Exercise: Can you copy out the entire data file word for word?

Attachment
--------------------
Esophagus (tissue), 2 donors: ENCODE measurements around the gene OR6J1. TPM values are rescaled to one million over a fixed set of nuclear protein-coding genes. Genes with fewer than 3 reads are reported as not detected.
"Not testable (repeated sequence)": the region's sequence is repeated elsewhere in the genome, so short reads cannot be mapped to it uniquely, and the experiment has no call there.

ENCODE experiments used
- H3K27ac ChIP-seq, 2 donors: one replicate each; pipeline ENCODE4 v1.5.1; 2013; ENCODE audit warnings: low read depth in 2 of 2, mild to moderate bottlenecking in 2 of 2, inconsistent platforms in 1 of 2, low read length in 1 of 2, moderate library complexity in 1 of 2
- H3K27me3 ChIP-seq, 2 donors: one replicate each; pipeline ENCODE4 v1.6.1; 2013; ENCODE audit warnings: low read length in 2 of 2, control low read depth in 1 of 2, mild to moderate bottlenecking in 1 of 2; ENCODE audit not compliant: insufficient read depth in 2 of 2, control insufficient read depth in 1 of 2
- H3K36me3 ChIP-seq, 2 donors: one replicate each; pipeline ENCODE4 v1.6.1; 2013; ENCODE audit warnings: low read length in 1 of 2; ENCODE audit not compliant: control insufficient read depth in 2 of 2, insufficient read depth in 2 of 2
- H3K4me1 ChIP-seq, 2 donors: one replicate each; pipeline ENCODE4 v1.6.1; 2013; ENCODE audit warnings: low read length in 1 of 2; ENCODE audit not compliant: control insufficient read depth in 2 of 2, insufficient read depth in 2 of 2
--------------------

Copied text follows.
Esophagus (tissue), 2 donors: ENCODE measurements around the gene OR6J1. TPM values are rescaled to one million over a fixed set of nuclear protein-coding genes. Genes with fewer than 3 reads are reported as not detected.
"Not testable (repeated sequence)": the region's sequence is repeated elsewhere in the genome, so short reads cannot be mapped to it uniquely, and the experiment has no call there.

ENCODE experiments used
- H3K27ac ChIP-seq, 2 donors: one replicate each; pipeline ENCODE4 v1.5.1; 2013; ENCODE audit warnings: low read depth in 2 of 2, mild to moderate bottlenecking in 2 of 2, inconsistent platforms in 1 of 2, low read length in 1 of 2, moderate library complexity in 1 of 2
- H3K27me3 ChIP-seq, 2 donors: one replicate each; pipeline ENCODE4 v1.6.1; 2013; ENCODE audit warnings: low read length in 2 of 2, control low read depth in 1 of 2, mild to moderate bottlenecking in 1 of 2; ENCODE audit not compliant: insufficient read depth in 2 of 2, control insufficient read depth in 1 of 2
- H3K36me3 ChIP-seq, 2 donors: one replicate each; pipeline ENCODE4 v1.6.1; 2013; ENCODE audit warnings: low read length in 1 of 2; ENCODE audit not compliant: control insufficient read depth in 2 of 2, insufficient read depth in 2 of 2
- H3K4me1 ChIP-seq, 2 donors: one replicate each; pipeline ENCODE4 v1.6.1; 2013; ENCODE audit warnings: low read length in 1 of 2; ENCODE audit not compliant: control insufficient read depth in 2 of 2, insufficient read depth in 2 of 2